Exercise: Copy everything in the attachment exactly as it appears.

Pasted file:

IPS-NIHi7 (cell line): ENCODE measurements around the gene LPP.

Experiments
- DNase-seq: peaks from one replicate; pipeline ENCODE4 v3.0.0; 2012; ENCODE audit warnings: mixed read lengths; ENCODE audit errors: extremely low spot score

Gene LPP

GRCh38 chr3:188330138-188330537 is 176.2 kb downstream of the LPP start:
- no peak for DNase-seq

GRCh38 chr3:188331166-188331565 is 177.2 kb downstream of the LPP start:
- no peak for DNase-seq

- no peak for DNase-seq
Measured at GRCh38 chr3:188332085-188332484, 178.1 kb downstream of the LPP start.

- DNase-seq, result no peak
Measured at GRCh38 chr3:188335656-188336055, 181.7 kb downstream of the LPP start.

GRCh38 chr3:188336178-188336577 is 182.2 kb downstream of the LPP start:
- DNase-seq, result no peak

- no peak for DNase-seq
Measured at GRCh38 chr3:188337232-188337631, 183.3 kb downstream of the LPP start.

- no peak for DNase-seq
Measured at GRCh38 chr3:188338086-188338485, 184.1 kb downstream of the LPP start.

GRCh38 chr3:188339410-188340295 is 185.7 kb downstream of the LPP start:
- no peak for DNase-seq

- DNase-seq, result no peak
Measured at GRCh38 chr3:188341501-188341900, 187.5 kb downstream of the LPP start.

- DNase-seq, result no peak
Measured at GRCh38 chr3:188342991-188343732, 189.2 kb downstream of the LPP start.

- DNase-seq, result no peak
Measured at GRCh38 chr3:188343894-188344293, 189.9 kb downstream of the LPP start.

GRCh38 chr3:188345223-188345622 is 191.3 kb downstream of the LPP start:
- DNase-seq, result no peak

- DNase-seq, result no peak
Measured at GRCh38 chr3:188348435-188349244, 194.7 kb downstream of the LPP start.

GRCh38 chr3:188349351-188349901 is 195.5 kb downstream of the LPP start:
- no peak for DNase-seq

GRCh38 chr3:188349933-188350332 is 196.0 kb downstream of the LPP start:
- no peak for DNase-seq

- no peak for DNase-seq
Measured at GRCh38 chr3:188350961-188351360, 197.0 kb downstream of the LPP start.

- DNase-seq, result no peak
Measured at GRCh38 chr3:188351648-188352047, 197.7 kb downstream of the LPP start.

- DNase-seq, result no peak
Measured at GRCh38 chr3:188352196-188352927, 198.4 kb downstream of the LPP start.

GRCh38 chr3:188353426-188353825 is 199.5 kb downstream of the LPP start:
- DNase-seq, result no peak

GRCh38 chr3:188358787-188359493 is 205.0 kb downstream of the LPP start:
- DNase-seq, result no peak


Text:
IPS-NIHi7 (cell line): ENCODE measurements around the gene LPP.

Experiments
- DNase-seq: peaks from one replicate; pipeline ENCODE4 v3.0.0; 2012; ENCODE audit warnings: mixed read lengths; ENCODE audit errors: extremely low spot score

Gene LPP

GRCh38 chr3:188330138-188330537 is 176.2 kb downstream of the LPP start:
- no peak for DNase-seq

GRCh38 chr3:188331166-188331565 is 177.2 kb downstream of the LPP start:
- no peak for DNase-seq

- no peak for DNase-seq
Measured at GRCh38 chr3:188332085-188332484, 178.1 kb downstream of the LPP start.

- DNase-seq, result no peak
Measured at GRCh38 chr3:188335656-188336055, 181.7 kb downstream of the LPP start.

GRCh38 chr3:188336178-188336577 is 182.2 kb downstream of the LPP start:
- DNase-seq, result no peak

- no peak for DNase-seq
Measured at GRCh38 chr3:188337232-188337631, 183.3 kb downstream of the LPP start.

- no peak for DNase-seq
Measured at GRCh38 chr3:188338086-188338485, 184.1 kb downstream of the LPP start.

GRCh38 chr3:188339410-188340295 is 185.7 kb downstream of the LPP start:
- no peak for DNase-seq

- DNase-seq, result no peak
Measured at GRCh38 chr3:188341501-188341900, 187.5 kb downstream of the LPP start.

- DNase-seq, result no peak
Measured at GRCh38 chr3:188342991-188343732, 189.2 kb downstream of the LPP start.

- DNase-seq, result no peak
Measured at GRCh38 chr3:188343894-188344293, 189.9 kb downstream of the LPP start.

GRCh38 chr3:188345223-188345622 is 191.3 kb downstream of the LPP start:
- DNase-seq, result no peak

- DNase-seq, result no peak
Measured at GRCh38 chr3:188348435-188349244, 194.7 kb downstream of the LPP start.

GRCh38 chr3:188349351-188349901 is 195.5 kb downstream of the LPP start:
- no peak for DNase-seq

GRCh38 chr3:188349933-188350332 is 196.0 kb downstream of the LPP start:
- no peak for DNase-seq

- no peak for DNase-seq
Measured at GRCh38 chr3:188350961-188351360, 197.0 kb downstream of the LPP start.

- DNase-seq, result no peak
Measured at GRCh38 chr3:188351648-188352047, 197.7 kb downstream of the LPP start.

- DNase-seq, result no peak
Measured at GRCh38 chr3:188352196-188352927, 198.4 kb downstream of the LPP start.

GRCh38 chr3:188353426-188353825 is 199.5 kb downstream of the LPP start:
- DNase-seq, result no peak

GRCh38 chr3:188358787-188359493 is 205.0 kb downstream of the LPP start:
- DNase-seq, result no peak